Since many children lived in the camps, they came equipped with schools. Of course, these schools weren't ideal — student-teacher ratios reached as high as 48:1, and supplies were limited. The irony of learning about American history and ideals was not lost on the students, one of whom wrote in an essay --

"They, the first generation [of Japanese immigrants], without the least knowledge of the English language nor the new surroundings, came to this land with the American pioneering spirit of resettling. ...Though undergoing many hardships, they did reach their goal only to be resettled by the order of evacuation under the emergency for our protection and public security."

Potentially the best part of life in the camps — and the best way for determined prisoners to demonstrate their fundamental American-ness — was playing baseball. One camp even featured nearly 100 baseball teams. Former prisoner Herb Kurima recalled the importance of baseball in their lives in an interview with Christian Science Monitor. "I wanted our fathers, who worked so hard, to have a chance to see a ball game," he said. "Over half the camp used to come out to watch. It was the only enjoyment in the camps."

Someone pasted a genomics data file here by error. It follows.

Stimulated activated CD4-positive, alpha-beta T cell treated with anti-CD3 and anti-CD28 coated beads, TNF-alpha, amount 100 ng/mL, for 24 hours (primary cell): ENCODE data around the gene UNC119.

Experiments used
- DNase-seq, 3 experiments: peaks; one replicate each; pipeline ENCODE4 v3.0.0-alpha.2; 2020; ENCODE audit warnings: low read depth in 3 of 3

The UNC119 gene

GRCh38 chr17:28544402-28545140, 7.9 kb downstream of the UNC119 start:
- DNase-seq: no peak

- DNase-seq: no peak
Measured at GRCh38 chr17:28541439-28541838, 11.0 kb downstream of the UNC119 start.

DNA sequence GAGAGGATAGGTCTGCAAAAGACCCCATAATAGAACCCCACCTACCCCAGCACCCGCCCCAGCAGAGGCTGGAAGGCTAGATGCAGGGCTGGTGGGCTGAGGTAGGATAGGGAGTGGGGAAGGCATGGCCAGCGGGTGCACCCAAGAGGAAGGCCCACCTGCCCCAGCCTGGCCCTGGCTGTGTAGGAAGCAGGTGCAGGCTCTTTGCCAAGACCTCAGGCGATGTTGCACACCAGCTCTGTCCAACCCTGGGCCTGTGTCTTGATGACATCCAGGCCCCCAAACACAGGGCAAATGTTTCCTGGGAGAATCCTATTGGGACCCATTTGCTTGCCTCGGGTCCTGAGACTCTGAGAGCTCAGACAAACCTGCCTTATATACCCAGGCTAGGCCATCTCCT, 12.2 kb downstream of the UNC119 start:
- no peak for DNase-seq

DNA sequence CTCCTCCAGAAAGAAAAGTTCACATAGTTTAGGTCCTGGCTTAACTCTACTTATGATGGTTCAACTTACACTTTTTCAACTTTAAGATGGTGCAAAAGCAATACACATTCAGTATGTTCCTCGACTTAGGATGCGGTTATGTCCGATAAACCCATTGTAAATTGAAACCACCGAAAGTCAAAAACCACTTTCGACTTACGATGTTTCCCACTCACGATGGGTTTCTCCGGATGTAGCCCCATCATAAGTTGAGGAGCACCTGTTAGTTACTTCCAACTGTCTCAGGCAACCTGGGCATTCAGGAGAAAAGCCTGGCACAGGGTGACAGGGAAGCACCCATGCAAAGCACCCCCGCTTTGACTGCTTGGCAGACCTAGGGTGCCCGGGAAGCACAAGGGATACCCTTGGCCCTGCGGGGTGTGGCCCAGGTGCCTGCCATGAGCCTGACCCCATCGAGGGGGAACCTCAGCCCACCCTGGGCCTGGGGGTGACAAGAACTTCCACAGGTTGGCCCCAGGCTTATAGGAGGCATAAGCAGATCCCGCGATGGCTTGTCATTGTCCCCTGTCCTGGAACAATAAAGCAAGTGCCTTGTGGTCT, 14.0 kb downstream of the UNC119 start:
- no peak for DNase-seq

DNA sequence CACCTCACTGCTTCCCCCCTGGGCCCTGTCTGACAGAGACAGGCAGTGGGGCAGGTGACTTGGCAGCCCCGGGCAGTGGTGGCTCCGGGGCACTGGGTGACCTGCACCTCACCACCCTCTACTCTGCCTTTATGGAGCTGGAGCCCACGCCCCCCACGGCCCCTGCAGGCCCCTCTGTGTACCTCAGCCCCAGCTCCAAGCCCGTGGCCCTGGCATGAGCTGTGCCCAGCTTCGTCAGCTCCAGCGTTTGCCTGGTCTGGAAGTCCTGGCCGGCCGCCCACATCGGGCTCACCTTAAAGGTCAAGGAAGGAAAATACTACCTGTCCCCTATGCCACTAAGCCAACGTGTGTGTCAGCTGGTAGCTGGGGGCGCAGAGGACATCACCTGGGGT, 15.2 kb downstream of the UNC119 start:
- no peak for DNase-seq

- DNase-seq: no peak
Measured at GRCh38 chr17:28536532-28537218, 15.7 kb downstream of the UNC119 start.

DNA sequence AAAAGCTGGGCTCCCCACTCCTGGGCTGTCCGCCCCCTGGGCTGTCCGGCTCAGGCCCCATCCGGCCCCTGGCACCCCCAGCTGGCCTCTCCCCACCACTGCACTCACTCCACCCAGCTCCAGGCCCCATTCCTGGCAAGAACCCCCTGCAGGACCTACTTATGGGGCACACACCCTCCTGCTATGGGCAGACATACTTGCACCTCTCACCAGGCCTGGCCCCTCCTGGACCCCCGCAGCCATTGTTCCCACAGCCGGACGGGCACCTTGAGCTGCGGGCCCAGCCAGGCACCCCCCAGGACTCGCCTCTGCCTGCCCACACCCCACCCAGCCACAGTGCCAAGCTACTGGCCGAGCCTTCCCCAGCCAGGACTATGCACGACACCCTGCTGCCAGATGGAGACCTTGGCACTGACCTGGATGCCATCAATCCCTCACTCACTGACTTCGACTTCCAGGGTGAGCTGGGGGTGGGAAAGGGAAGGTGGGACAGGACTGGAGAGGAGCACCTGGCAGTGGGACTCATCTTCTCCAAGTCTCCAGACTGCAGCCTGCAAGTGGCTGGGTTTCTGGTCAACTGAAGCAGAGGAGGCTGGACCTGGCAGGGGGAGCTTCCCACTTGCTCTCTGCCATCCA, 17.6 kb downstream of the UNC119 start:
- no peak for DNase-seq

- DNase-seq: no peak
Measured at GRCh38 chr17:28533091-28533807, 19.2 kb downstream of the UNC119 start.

The aftermath

When the camps finally closed in 1945, the lives of the incarcerated Japanese Americans had been totally upended. Some were repatriated to Japan, while others settled in whichever part of the country they had been arbitrarily placed in. Those who wished to return to the West Coast were given $25 and a train ticket, but few had anything to return to. Many had sold their property to predatory buyers prior to being incarcerated, while theft had wiped out whatever else they had left behind. Many, many years later, the 1988 Civil Liberties Act mandated that each surviving victim be paid $20,000, though that seems like a small fine to pay for irrevocably changing the courses of more than 100,000 lives.